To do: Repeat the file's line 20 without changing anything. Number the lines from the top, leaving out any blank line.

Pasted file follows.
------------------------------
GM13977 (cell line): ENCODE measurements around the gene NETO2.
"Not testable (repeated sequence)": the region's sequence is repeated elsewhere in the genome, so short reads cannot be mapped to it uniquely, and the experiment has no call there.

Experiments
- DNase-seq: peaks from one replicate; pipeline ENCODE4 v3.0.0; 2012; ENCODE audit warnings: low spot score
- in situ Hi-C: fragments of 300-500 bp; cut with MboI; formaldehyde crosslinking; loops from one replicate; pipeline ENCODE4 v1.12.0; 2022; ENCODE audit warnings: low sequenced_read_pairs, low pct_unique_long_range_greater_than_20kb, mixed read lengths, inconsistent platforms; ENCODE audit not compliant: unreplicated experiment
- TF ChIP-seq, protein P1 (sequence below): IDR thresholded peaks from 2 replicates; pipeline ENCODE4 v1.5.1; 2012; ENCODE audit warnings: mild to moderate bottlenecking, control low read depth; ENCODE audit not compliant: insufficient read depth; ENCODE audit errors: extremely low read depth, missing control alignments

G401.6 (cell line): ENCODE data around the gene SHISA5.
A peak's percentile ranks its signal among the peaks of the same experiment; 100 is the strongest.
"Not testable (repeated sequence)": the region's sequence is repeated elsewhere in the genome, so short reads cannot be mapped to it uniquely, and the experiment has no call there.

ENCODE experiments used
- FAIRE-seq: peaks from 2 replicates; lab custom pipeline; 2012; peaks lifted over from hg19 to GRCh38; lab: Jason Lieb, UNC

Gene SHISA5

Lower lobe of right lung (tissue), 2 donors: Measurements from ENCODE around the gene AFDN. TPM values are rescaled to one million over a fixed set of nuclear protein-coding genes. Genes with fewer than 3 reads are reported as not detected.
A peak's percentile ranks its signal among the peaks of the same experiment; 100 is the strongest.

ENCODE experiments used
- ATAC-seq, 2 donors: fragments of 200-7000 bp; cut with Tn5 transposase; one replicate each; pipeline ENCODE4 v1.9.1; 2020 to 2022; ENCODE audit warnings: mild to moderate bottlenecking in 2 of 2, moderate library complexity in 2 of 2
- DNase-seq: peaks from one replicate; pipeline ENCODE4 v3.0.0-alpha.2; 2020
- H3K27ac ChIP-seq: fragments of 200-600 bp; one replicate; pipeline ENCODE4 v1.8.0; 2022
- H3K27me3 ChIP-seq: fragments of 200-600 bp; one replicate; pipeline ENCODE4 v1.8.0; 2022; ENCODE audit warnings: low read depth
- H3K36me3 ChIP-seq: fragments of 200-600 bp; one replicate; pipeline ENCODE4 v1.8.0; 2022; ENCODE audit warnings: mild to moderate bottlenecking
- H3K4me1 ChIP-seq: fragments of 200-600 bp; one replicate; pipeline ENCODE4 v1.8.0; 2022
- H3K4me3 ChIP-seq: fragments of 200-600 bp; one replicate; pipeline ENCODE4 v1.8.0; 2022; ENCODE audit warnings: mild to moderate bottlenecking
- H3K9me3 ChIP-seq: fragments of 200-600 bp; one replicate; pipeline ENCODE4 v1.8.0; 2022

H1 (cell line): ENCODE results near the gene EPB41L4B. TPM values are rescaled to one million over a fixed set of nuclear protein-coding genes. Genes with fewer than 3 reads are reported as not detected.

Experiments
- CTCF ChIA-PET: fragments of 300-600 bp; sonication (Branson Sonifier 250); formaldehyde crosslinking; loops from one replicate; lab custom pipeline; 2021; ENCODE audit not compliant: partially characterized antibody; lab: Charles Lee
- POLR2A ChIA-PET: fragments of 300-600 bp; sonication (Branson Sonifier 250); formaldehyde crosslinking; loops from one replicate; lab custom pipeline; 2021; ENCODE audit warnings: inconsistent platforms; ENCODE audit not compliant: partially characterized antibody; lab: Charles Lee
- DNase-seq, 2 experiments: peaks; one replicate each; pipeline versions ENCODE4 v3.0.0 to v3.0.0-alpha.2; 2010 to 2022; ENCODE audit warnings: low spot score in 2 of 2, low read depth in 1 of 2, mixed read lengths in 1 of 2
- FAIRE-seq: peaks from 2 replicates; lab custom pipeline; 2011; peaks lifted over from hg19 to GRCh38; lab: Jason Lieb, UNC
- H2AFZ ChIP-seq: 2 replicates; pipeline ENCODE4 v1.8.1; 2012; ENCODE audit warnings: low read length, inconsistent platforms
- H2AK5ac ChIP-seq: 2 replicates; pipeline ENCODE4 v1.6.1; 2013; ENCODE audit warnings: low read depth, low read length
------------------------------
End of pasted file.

- H3K36me3 ChIP-seq: fragments of 200-600 bp; one replicate; pipeline ENCODE4 v1.8.0; 2022; ENCODE audit warnings: mild to moderate bottlenecking